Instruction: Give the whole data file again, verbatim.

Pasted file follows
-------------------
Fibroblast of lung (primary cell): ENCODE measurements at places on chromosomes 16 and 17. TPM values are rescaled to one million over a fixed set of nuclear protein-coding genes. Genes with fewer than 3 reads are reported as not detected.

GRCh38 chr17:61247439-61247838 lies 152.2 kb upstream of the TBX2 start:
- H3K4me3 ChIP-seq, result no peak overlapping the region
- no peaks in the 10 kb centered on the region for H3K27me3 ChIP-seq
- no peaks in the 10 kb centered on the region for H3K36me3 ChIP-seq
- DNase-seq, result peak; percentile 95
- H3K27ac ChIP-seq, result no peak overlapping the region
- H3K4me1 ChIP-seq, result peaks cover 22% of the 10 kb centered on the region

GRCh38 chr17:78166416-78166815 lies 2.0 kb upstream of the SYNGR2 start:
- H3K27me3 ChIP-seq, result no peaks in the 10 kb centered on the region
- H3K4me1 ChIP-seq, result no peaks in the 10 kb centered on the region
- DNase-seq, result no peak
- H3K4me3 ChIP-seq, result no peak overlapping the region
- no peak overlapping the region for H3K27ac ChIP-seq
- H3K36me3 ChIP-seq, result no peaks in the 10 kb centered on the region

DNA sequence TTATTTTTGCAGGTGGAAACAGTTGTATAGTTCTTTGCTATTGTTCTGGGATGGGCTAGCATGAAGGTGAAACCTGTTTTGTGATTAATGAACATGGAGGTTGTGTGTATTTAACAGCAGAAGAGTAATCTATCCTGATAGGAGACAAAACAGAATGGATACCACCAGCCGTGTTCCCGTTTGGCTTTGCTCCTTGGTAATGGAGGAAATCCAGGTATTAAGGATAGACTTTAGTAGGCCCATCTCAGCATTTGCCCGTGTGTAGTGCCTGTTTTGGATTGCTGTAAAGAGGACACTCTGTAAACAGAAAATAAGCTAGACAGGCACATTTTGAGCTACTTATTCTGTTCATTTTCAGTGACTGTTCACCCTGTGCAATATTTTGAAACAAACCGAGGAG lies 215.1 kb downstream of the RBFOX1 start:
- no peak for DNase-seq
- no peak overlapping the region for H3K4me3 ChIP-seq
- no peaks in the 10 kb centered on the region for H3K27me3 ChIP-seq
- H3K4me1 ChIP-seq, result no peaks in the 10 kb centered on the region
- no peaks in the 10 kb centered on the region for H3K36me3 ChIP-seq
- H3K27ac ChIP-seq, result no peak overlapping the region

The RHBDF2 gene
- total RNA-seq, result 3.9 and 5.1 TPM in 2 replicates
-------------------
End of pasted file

Fibroblast of lung (primary cell): ENCODE measurements at places on chromosomes 16 and 17. TPM values are rescaled to one million over a fixed set of nuclear protein-coding genes. Genes with fewer than 3 reads are reported as not detected.

GRCh38 chr17:61247439-61247838 lies 152.2 kb upstream of the TBX2 start:
- H3K4me3 ChIP-seq, result no peak overlapping the region
- no peaks in the 10 kb centered on the region for H3K27me3 ChIP-seq
- no peaks in the 10 kb centered on the region for H3K36me3 ChIP-seq
- DNase-seq, result peak; percentile 95
- H3K27ac ChIP-seq, result no peak overlapping the region
- H3K4me1 ChIP-seq, result peaks cover 22% of the 10 kb centered on the region

GRCh38 chr17:78166416-78166815 lies 2.0 kb upstream of the SYNGR2 start:
- H3K27me3 ChIP-seq, result no peaks in the 10 kb centered on the region
- H3K4me1 ChIP-seq, result no peaks in the 10 kb centered on the region
- DNase-seq, result no peak
- H3K4me3 ChIP-seq, result no peak overlapping the region
- no peak overlapping the region for H3K27ac ChIP-seq
- H3K36me3 ChIP-seq, result no peaks in the 10 kb centered on the region

DNA sequence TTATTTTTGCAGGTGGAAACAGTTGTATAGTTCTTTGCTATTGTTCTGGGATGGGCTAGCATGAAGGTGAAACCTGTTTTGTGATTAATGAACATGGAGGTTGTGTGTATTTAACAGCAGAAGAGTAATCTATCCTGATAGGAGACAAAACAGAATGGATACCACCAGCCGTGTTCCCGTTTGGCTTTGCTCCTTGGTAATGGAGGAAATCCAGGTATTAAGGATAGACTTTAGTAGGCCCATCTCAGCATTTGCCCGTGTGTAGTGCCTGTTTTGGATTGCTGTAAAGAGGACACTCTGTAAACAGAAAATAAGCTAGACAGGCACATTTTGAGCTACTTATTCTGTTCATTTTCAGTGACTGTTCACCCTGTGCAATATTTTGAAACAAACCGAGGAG lies 215.1 kb downstream of the RBFOX1 start:
- no peak for DNase-seq
- no peak overlapping the region for H3K4me3 ChIP-seq
- no peaks in the 10 kb centered on the region for H3K27me3 ChIP-seq
- H3K4me1 ChIP-seq, result no peaks in the 10 kb centered on the region
- no peaks in the 10 kb centered on the region for H3K36me3 ChIP-seq
- H3K27ac ChIP-seq, result no peak overlapping the region

The RHBDF2 gene
- total RNA-seq, result 3.9 and 5.1 TPM in 2 replicates